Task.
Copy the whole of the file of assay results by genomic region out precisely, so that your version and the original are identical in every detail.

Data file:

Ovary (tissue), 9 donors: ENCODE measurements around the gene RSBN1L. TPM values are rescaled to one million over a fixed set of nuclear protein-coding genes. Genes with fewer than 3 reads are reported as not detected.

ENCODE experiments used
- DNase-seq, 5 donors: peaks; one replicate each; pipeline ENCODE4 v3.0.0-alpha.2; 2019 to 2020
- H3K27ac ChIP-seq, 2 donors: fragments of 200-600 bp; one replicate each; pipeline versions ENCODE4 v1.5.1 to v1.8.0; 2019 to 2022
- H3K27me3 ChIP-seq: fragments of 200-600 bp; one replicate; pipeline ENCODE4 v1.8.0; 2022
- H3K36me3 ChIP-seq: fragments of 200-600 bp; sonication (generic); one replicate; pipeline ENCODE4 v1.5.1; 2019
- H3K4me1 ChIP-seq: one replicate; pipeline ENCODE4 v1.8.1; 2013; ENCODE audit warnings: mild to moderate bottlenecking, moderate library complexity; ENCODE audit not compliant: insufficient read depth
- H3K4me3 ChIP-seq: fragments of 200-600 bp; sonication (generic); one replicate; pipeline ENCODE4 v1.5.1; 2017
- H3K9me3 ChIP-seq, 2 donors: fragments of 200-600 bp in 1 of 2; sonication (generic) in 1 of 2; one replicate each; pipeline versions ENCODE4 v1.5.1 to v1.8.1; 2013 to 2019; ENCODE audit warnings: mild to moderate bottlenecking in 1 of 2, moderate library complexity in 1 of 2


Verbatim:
Ovary (tissue), 9 donors: ENCODE measurements around the gene RSBN1L. TPM values are rescaled to one million over a fixed set of nuclear protein-coding genes. Genes with fewer than 3 reads are reported as not detected.

ENCODE experiments used
- DNase-seq, 5 donors: peaks; one replicate each; pipeline ENCODE4 v3.0.0-alpha.2; 2019 to 2020
- H3K27ac ChIP-seq, 2 donors: fragments of 200-600 bp; one replicate each; pipeline versions ENCODE4 v1.5.1 to v1.8.0; 2019 to 2022
- H3K27me3 ChIP-seq: fragments of 200-600 bp; one replicate; pipeline ENCODE4 v1.8.0; 2022
- H3K36me3 ChIP-seq: fragments of 200-600 bp; sonication (generic); one replicate; pipeline ENCODE4 v1.5.1; 2019
- H3K4me1 ChIP-seq: one replicate; pipeline ENCODE4 v1.8.1; 2013; ENCODE audit warnings: mild to moderate bottlenecking, moderate library complexity; ENCODE audit not compliant: insufficient read depth
- H3K4me3 ChIP-seq: fragments of 200-600 bp; sonication (generic); one replicate; pipeline ENCODE4 v1.5.1; 2017
- H3K9me3 ChIP-seq, 2 donors: fragments of 200-600 bp in 1 of 2; sonication (generic) in 1 of 2; one replicate each; pipeline versions ENCODE4 v1.5.1 to v1.8.1; 2013 to 2019; ENCODE audit warnings: mild to moderate bottlenecking in 1 of 2, moderate library complexity in 1 of 2